Out and about, discovering the countryside of the city, you begin to realise that sometimes the further into the centre of the capital you go, the more natural and tranquil these landscapes become. And this is certainly true of the New River Path.
The loveliest part of the river walk is deep into Islington - an area of North London that stretches into the busy commercial centre of the capital city.
And there is something else very special about the path. Canal and river paths across London have become busier with cyclists and joggers, and families try to keep their young children from the edge of the water which is dark and deep.
But New River is shallow – if a child fell in, the worst thing that would happen would be a bit of a soaking – and the path is quiet with people taking a gentle stroll.
Even the wildlife seems more relaxed with water fowl that know they have hiding places and can disappear beneath bridges and branches.
Fish can be seen in the shallow water and there are toads, frogs and newts that can be spotted in the warmer months but even in late Winter there are welcome signs of Spring here.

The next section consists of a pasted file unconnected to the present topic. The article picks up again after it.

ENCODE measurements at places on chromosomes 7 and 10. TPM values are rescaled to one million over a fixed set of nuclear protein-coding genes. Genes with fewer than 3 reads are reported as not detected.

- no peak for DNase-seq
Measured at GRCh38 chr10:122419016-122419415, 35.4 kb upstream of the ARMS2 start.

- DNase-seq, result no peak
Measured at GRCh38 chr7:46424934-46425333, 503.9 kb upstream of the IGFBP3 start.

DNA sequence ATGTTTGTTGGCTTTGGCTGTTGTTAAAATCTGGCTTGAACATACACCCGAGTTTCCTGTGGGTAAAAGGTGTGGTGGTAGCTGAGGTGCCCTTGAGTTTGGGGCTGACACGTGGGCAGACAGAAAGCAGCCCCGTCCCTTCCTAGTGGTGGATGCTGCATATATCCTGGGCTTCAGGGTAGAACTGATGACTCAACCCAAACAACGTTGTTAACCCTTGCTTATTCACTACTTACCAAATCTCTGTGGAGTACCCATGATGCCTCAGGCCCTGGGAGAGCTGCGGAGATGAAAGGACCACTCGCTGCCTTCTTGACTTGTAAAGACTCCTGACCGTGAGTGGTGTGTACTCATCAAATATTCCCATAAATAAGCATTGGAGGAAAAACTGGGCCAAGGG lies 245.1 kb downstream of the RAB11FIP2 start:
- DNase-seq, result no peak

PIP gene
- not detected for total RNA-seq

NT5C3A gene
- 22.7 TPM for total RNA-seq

Late February at New River
New River is maintained and watched over by authorities as it was in the past. A round brick building provided shelter for the person whose job it was to keep swimmers and anglers away from here in days gone by.
The river watchman's shelter
Trees provide shelter from the weather and from city living that is all around here, some growing horizontally and leaving their trunks across the water when they are cut back.
A tree bends over the water
Sunlight trickles through the canopy and the water reflects it giving us a shiny escape into the countryside with its meandering paths and wooden fencing.
New River Path
And yet this waterway is neither new nor a river. It was made over 400 years ago at the time of King James I - an aquaduct to bring fresh water from the countryside to London.
The New River Path is a short walk from Highbury and Islington Station along Canonbury Road. Along the way perhaps stop off at the Garden Square. The parks and squares of London do not feature so much on this website as they are often integral to the development of urban construction, designed and artificial - and many of the squares are private and padlocked. But his one - or rather two squares since they are on either side of the road - is always open and worth a visit.
Perhaps enter one on the way there and another on the way back; this walk can be enjoyed as a there-and-back-walk.
Highbury and Islington Station
North London map